We’re all familiar with this movie scene: An unsuspecting character is approached by a process server. It’s clear that he is a process server because he brandishes a large white envelope and says those three little words: “You’ve been served.”
But that scene is much less entertaining when it occurs in real life. What happens when YOU are the unsuspecting character, and the white envelope is placed in your hand? What should you do if you receive a summons?
What is a summons?
Let’s begin by clearing up any misconceptions. A summons is an official court document. It informs the recipient that a complaint (or lawsuit) has been filed against them, and it requires the recipient to respond with a written “answer.” It signals the beginning of a legal case.
In Arkansas, you’ll see the following information in the document:
- Name and seal of the issuing court
- Date and signature of the court clerk
- Names of both the plaintiff (person filing the complaint/suit) and defendant (person receiving the summons)
- Contact information for the plaintiff’s lawyer, if any
- A statement that “A lawsuit has been filed against you”
- Information that tells the defendant when and how he/she must respond to the summons
- A notification that if the defendant chooses not to respond, the court may issue a “judgment by default”
Because the recipient must sign to show that he/she received it, a summons is typically delivered by another person, often called a process server. In some cases, though, it may be delivered through certified mail.
What should I do if I receive a summons?
Do not ignore it.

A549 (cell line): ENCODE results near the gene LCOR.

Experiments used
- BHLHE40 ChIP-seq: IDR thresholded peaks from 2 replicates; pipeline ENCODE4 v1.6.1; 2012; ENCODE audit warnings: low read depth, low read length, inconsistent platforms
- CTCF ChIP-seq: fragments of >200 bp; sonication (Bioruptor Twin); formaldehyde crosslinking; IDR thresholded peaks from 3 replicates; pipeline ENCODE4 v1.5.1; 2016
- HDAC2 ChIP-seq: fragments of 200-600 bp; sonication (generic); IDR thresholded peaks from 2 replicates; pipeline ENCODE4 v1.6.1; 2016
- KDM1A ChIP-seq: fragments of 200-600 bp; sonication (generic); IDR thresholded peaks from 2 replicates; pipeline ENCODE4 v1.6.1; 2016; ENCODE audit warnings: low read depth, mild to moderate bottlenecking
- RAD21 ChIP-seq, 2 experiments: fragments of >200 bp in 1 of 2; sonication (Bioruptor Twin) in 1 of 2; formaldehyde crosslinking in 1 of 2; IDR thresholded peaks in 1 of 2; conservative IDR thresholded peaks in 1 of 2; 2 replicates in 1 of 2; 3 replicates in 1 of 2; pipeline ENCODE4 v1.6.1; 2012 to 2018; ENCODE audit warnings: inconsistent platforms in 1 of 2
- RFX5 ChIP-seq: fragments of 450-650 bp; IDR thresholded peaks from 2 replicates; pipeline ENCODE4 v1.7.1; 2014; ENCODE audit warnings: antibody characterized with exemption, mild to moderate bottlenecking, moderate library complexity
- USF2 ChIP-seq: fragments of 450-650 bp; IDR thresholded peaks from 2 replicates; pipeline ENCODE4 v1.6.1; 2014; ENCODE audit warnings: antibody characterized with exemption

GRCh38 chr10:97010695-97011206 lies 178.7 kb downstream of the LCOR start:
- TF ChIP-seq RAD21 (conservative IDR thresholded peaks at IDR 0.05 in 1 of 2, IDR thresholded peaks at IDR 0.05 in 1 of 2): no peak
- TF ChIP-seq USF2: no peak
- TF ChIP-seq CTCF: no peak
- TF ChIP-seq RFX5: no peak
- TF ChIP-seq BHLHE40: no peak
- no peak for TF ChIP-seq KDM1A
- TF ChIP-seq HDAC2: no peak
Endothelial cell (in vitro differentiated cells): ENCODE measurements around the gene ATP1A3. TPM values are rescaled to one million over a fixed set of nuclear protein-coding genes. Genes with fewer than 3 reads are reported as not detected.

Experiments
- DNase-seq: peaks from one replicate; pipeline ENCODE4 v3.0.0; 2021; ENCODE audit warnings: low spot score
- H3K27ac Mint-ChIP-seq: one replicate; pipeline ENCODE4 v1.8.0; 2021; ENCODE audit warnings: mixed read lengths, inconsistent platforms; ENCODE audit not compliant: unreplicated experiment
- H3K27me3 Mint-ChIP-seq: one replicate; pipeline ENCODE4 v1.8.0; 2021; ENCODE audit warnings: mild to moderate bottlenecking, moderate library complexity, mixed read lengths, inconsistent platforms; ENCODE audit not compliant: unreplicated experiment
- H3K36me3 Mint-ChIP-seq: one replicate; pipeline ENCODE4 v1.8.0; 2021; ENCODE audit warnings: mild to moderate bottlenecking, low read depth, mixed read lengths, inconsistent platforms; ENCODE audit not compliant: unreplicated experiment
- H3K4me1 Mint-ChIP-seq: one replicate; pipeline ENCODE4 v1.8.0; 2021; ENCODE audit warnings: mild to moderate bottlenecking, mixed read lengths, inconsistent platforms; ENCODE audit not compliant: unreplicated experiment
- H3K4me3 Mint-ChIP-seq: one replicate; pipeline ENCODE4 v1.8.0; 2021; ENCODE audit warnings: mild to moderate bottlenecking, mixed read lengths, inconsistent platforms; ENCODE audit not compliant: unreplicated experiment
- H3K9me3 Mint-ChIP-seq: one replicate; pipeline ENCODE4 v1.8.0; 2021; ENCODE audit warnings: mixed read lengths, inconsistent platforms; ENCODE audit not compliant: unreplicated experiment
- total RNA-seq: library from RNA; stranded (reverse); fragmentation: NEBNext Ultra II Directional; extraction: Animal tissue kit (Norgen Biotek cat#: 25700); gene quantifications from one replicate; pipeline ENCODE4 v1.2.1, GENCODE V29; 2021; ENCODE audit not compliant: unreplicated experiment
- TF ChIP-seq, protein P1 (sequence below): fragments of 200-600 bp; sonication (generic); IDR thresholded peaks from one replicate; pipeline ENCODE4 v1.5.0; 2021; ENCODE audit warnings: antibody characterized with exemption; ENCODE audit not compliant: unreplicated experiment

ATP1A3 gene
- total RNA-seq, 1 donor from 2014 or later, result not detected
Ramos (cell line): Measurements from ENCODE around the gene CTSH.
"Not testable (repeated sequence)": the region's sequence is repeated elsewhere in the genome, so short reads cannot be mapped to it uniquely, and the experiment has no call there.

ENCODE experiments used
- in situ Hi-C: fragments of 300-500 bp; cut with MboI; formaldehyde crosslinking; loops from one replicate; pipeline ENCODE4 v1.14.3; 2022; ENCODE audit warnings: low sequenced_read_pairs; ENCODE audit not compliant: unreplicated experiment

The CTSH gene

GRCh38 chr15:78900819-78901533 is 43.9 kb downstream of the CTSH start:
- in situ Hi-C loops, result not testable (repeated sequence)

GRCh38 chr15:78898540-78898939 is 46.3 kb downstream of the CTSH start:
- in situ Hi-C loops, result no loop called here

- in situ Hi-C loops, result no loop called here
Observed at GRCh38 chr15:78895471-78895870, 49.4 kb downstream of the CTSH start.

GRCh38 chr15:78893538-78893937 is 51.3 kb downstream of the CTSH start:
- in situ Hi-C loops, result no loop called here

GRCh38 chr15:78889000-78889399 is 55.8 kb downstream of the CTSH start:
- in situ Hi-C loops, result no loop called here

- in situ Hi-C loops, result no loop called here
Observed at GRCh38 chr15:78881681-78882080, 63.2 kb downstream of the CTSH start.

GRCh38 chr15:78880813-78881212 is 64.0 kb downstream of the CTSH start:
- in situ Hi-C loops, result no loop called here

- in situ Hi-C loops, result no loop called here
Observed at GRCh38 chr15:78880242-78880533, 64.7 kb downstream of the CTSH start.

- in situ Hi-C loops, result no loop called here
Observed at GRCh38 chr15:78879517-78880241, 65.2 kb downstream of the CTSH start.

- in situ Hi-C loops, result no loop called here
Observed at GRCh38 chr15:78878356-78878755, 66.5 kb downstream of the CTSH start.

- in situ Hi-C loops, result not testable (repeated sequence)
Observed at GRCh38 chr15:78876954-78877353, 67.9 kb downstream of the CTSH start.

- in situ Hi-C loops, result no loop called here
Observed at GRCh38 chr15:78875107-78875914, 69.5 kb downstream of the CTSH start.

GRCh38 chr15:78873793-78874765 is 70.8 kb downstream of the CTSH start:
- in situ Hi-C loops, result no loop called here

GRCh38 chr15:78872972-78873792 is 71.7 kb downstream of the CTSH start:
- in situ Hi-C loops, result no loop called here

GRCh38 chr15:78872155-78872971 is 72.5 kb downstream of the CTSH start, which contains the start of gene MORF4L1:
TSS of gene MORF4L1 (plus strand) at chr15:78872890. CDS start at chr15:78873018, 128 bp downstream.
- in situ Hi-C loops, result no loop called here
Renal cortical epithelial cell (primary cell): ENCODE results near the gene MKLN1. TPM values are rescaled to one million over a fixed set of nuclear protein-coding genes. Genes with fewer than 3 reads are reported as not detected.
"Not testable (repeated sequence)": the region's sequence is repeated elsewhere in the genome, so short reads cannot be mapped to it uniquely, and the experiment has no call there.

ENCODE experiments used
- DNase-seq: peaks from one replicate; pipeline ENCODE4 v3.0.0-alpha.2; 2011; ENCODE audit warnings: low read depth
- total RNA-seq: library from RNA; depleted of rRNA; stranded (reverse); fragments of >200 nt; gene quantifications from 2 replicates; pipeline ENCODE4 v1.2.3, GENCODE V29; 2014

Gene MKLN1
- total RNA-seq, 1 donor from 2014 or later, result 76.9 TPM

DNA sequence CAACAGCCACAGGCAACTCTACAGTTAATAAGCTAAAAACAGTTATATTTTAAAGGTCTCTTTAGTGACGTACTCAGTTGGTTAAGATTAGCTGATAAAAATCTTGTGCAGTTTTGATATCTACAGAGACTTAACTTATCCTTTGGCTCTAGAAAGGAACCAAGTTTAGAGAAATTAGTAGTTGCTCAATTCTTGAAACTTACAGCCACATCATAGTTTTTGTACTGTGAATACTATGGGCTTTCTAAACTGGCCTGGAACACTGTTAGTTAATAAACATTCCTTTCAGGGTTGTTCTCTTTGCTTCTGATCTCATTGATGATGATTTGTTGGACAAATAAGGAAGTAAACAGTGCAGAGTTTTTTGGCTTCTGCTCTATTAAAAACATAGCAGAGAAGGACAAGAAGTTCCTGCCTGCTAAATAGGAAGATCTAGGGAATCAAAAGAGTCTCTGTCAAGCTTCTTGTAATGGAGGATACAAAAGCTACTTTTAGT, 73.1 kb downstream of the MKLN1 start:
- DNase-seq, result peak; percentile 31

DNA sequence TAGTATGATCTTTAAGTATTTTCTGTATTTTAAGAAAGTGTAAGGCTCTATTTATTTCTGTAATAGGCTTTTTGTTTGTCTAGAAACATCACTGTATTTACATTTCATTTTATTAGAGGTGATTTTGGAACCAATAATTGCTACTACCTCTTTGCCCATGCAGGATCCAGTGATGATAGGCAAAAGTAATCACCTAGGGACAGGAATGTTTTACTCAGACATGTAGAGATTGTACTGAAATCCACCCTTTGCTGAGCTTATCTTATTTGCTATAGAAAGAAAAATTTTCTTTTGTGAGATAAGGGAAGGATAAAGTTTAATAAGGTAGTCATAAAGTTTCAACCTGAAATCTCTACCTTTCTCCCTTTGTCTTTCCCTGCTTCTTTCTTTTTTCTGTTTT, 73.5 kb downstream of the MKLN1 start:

It bears repeating: do not ignore a summons. It may be tempting to throw it away and pretend that you never received it, but this will only make matters worse.
You’ll need to respond to the summons by the given deadline. In Arkansas, that deadline is typically 30 days from the time that you received it. If you don’t reply, the court may issue a “default judgment,” meaning that the plaintiff wins the case and the defendant is required to meet their demands. You could even have your wages garnished or personal property seized. Once a default judgment is issued, you can no longer contest the case.
How can I reply to a summons?
You can reply to a summons yourself, but it’s not typically recommended. Unless the summons is to small claims court, we strongly recommend consulting a lawyer. Drafting a response can be very complex. Your answer must follow a specific outline, and it should answer all allegations listed in the complaint. If you don’t specifically deny an allegation in your response, it may be deemed “admitted,” as though you admitted it was true.
If you received a summons, you have options. An experienced lawyer will help you determine which option will be best for you and your family.
Taylor King Law: On Your Side, By Your Side
Do you need legal representation? Are you looking for an attorney you can trust? Call Taylor King Law today. With more than two decades of experience and offices across Arkansas, you can trust Taylor King to be On Your Side, By Your Side.
If you have questions, you can begin with a FREE, no-obligation consultation online. Call 1-800-CAR WRECK or visit our website at taylorkinglaw.com to contact our expert legal team.